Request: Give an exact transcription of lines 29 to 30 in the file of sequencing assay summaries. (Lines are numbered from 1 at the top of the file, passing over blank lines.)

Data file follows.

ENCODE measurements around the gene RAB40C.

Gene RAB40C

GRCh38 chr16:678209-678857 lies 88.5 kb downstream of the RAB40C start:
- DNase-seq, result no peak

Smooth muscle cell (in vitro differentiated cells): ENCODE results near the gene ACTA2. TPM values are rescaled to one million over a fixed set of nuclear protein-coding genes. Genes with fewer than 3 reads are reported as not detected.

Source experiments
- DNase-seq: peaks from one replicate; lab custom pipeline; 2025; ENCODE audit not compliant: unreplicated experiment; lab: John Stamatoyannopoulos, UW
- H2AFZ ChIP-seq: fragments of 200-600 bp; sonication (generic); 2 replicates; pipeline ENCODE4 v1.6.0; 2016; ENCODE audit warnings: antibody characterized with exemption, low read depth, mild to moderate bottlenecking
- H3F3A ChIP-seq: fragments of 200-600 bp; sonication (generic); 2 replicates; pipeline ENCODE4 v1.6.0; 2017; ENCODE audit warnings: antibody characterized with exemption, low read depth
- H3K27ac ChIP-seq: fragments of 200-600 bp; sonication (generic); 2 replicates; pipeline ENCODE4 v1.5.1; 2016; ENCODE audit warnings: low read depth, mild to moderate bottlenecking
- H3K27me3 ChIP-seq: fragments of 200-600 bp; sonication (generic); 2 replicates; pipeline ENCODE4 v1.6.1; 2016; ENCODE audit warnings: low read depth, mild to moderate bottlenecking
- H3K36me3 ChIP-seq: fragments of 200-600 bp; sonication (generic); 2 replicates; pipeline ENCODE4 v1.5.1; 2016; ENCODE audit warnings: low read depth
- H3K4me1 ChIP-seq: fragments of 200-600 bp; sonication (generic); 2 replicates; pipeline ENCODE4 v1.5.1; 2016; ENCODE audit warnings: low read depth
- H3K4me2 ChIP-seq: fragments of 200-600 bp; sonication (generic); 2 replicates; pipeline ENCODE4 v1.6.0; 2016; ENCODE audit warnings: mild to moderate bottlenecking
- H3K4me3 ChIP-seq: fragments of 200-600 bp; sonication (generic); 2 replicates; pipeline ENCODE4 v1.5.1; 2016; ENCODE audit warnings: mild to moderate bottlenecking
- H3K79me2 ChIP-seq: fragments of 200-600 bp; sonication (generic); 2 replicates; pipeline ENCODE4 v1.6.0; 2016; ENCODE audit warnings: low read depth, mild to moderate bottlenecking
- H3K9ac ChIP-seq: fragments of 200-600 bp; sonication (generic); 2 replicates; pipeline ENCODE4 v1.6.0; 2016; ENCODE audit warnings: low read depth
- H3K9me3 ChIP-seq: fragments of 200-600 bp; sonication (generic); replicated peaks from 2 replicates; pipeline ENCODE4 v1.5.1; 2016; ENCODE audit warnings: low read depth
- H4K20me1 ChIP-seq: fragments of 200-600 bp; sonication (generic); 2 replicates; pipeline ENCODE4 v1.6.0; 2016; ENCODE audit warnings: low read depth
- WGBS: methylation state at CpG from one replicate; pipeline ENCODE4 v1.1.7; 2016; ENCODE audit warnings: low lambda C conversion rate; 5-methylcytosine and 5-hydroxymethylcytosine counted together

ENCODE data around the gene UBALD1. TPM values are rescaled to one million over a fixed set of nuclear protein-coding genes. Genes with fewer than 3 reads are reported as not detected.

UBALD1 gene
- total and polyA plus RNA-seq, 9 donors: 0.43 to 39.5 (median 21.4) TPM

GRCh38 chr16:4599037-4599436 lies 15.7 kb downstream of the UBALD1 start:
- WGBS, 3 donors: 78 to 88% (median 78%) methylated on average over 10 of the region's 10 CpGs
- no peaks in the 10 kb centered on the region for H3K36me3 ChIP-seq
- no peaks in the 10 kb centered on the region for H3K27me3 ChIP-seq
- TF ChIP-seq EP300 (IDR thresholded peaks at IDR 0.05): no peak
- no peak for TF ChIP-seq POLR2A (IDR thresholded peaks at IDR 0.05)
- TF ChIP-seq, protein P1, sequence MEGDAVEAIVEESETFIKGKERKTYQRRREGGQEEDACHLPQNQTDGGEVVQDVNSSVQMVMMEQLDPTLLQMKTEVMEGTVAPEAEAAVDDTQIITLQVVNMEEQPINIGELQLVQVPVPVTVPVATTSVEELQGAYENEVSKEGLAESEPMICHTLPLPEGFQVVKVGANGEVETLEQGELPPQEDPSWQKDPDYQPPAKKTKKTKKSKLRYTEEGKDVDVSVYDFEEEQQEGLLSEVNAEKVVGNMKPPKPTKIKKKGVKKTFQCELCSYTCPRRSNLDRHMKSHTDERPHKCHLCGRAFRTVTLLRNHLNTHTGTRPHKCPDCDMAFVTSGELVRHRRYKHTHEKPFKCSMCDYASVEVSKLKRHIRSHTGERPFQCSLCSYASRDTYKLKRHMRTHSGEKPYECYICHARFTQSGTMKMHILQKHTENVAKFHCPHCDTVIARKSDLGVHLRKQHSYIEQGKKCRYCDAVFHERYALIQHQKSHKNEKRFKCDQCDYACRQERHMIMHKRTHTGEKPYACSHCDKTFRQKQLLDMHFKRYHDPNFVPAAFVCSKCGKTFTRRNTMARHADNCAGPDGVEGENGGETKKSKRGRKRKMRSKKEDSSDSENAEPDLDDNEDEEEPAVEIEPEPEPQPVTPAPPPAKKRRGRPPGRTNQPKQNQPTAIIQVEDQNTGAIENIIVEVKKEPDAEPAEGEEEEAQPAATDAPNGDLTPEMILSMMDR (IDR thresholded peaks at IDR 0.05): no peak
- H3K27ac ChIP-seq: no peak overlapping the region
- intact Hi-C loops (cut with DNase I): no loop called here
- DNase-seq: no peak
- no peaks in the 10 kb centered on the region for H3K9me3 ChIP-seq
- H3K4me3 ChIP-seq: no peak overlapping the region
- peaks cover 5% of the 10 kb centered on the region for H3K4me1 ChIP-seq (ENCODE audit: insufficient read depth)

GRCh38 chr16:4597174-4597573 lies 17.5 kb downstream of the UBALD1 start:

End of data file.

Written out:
- no peak for TF ChIP-seq POLR2A (IDR thresholded peaks at IDR 0.05)
- TF ChIP-seq, protein P1, sequence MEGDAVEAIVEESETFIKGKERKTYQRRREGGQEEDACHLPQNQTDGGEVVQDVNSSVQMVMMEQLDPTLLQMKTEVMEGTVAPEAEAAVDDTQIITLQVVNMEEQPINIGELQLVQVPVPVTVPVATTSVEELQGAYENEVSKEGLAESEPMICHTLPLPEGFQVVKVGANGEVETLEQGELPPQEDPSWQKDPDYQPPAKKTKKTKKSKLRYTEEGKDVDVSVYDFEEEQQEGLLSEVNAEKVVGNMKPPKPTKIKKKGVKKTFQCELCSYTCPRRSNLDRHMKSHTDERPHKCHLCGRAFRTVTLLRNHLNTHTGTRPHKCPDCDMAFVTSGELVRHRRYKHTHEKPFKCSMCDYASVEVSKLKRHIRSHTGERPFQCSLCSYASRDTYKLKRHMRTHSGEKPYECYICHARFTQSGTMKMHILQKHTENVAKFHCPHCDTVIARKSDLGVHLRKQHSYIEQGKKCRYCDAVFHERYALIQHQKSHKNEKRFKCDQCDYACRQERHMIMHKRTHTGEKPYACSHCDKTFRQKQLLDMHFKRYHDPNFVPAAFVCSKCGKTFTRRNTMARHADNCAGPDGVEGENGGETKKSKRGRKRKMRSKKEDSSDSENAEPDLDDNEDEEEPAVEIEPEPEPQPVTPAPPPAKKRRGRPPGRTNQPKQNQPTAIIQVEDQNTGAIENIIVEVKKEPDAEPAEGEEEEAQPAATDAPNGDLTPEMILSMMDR (IDR thresholded peaks at IDR 0.05): no peak